contemplation and mental japa are the same. When thoughts cease to be promiscuous and one thought persists to the exclusion of all others it is said to be contemplation. The object of japa or dhyana is the exclusion of several thoughts and confining oneself to one single thought. Then that thought too vanishes into its source - absolute consciousness, i.e., the Self. The mind engages in japa and then sinks into its own source.

D.: Sri Bhagavan has said in one of the works that the japa must be traced to its source. Is it not the mind that is meant?
M.: All these are only the workings of the mind. Japa helps to fix the mind to a single thought. All other thoughts are first subordinated until they disappear. When it becomes mental it is called dhyana. Dhyana is your true nature. It is however called dhyana because

D.: Some upadesh will probably help me.
M.: If I say “Do - Rama, Rama” to one who has not struggled through books like you, he will do it and stick to it. If I say so to one like you who have read much and are investigating matters, you will not do it for long, because you will think, “Why should I do it? Above all, who am I that should be repeating the mantra? Let me find who I am before I proceed further”; and so you will stop japa and begin investigation.

Each one has some method of upasana or japa. If that is pursued in all sincerity with due perseverance, it will automatically lead to the investigation of the Self.

Tapas depends on the competency of the person. One requires a form to contemplate. But it is not enough. For can anyone keep looking  at an image always? So the image must be implemented by japa. Japa helps fixing the mind on the image, in addition to the eyesight. The result of these efforts is concentration of mind, which ends in the goal. He becomes what he thinks. Some are satisfied with the name of the image. Every form must have a name. That name denotes all the qualities of God. Constant japa puts off all other thoughts and fixes the mind. That is tapas. One-pointedness is the tapas wanted. The question what tapas is was asked in order to know what purpose to serve. It will take the form required for the purpose.

Dhyana may be external or internal or both. Japa is more important than external form. It must be done until it becomes natural. It starts with effort and is continued until it proceeds of itself. When natural it is called Realisation.

Japa may be done even while engaged in other work. That which is, the One Reality. It may be represented by a form, a japa, mantra, vichara or any kind of attempt. All of them finally resolve themselves into that One Single Reality. Bhakti, vichara, japa are only different forms of our efforts to keep out the unreality. The unreality is an obsession at present. Reality is our true nature. We are wrongly persisting in unreality, that is, thoughts and worldly activities. Cessation of these will reveal the Truth. Our attempts are directed towards keeping them out. It is done by thinking of the Reality only. Although it is our true nature it looks as if we are thinking of the Reality. What we do really amounts to the removal of obstacles for the revelation of our true Being. Meditation or vichara is thus a reversion to our true nature.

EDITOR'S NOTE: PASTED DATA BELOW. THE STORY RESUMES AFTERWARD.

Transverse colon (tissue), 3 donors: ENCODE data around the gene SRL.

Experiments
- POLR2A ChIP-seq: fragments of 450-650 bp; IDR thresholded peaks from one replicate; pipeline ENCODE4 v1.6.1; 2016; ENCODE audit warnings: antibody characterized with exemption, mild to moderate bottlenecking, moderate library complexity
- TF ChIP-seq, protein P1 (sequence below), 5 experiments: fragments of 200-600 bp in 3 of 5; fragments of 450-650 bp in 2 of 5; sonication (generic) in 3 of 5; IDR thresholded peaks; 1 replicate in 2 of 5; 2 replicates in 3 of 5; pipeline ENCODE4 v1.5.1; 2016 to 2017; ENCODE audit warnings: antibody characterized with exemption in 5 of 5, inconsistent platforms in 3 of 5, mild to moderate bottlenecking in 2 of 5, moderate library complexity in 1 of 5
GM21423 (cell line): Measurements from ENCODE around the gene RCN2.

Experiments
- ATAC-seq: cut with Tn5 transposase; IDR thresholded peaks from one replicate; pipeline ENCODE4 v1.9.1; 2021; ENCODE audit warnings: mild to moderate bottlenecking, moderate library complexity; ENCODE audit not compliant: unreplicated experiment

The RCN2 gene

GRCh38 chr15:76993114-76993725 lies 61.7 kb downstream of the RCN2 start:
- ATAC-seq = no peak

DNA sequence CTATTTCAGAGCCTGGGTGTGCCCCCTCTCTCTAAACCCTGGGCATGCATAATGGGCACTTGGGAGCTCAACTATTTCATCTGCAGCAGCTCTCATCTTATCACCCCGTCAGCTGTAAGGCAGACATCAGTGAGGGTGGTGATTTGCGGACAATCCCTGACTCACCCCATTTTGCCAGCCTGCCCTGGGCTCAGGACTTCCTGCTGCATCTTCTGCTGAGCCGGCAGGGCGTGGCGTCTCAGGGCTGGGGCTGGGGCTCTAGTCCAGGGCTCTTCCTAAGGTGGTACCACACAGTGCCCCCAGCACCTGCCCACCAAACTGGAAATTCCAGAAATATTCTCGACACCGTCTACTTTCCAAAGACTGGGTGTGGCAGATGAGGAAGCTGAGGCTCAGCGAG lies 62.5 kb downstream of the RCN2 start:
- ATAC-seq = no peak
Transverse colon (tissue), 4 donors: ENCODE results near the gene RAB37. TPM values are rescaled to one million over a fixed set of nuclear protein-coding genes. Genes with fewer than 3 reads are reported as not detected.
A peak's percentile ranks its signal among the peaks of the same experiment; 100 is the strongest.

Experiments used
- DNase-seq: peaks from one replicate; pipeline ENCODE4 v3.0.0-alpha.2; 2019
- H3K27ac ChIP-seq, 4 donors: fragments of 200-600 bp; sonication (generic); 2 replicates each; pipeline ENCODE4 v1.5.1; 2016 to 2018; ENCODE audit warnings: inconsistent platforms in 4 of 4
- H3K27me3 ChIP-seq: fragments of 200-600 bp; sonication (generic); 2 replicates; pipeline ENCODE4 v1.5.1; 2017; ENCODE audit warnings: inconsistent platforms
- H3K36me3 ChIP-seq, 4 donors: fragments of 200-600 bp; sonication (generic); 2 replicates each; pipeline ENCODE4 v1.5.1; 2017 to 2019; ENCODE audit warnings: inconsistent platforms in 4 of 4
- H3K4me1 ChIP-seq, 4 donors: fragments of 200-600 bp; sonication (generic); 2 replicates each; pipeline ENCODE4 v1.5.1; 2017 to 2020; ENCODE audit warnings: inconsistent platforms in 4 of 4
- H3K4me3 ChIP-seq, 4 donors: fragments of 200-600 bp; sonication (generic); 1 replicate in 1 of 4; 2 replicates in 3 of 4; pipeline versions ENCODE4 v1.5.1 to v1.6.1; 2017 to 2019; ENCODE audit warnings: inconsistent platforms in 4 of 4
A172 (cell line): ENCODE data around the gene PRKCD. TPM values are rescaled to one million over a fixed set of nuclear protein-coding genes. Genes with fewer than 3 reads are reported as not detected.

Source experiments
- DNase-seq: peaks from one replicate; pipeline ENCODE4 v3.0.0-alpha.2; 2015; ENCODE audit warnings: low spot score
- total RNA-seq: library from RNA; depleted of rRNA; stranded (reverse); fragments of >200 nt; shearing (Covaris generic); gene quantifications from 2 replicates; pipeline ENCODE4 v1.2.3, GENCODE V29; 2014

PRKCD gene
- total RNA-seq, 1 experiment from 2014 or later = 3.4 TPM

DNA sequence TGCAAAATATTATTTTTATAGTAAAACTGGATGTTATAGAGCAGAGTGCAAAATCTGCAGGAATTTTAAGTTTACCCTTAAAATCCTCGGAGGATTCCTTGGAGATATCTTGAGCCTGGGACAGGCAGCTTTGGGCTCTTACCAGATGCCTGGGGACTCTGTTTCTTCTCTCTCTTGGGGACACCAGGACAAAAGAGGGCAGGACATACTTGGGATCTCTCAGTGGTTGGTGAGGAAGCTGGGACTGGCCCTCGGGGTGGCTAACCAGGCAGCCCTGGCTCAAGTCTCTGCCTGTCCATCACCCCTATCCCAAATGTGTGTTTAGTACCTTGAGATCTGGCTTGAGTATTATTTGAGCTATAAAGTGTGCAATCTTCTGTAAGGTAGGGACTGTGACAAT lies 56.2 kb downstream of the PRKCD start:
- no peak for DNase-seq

Japa means clinging to one thought to the exclusion of all other thoughts. That is the purpose of japa; it leads to dhyana which ends in Self-Realisation.

The object of mantra japa is to realise that the same japa is already going on in oneself even without effort. The oral japa becomes mental and the mental japa finally reveals itself as being eternal. That mantra is the person’s real nature. That is also the state of realisation.

D.: Can the bliss of samadhi be gained thus?
M.: The japa becomes mental and finally reveals itself as the Self. That is samadhi.

Mr. Venkatakrishnayya, a lawyer-devotee, visited Sri Bhagavan ten years before and asked Him what he should do to improve himself.

Sri Bhagavan told him to perform Gayatri Japa. The young man went away satisfied. When he returned after some years, he asked:
D.: If I meditate on the meaning of the Gayatri mantra, my mind again wanders. What is to be done?
M.: Were you told to meditate on the mantra or its meaning? You must think of the one who repeats the mantra.

The japa contains the word namah. It means that state in which the mind does not manifest apart from the Self. When the state is accomplished there will be an end of the japa. For the doer disappears and so also the action. The Eternal Being is alone left. Japa should be made until that state is reached. There is no escape from the Self. The doer will be automatically drawn into it. When once it is  done the man cannot do anything else but remain merged in the Self.

Long for it intensely so that the mind melts in devotion.



General topics / Re: Tiruppavai-Discussion
« on: March 25, 2013, 09:33:12 AM »

General Discussion / Re: my musings
« on: March 25, 2013, 09:31:32 AM »


Maharshi prized humility. He himself had a natural, effortless humility, and he frequently stressed that humility was necessary for spiritual development. But how to practice it? This is a big problem because attempting to be humble is just the ego adopting a new behavior pattern. If it's done deliberately, it's not true humility.

     Lakshmana Swamy, a direct disciple of Sri Ramana, also stresses humility, even occasionally saying that humility alone will be enough to attain realization of the Self. However, he defines humility as 'the mind humbling itself before the Self'. This, for me, is the true humility. To whatever extent your mind has surrendered to the Self within, to that extent you are humble. It is nothing to do with how you behave with other people. If the inner humility that comes from an attenuated mind is there, then true humility will manifest in outer behavior. Humility is egolessness, and egolessness is attained by making the mind subside into its source, the Self.

     Let me give you an extract from a book, Sri Ramana Darsanam, that I recently edited. This is Sri Ramana speaking about the necessity of humility: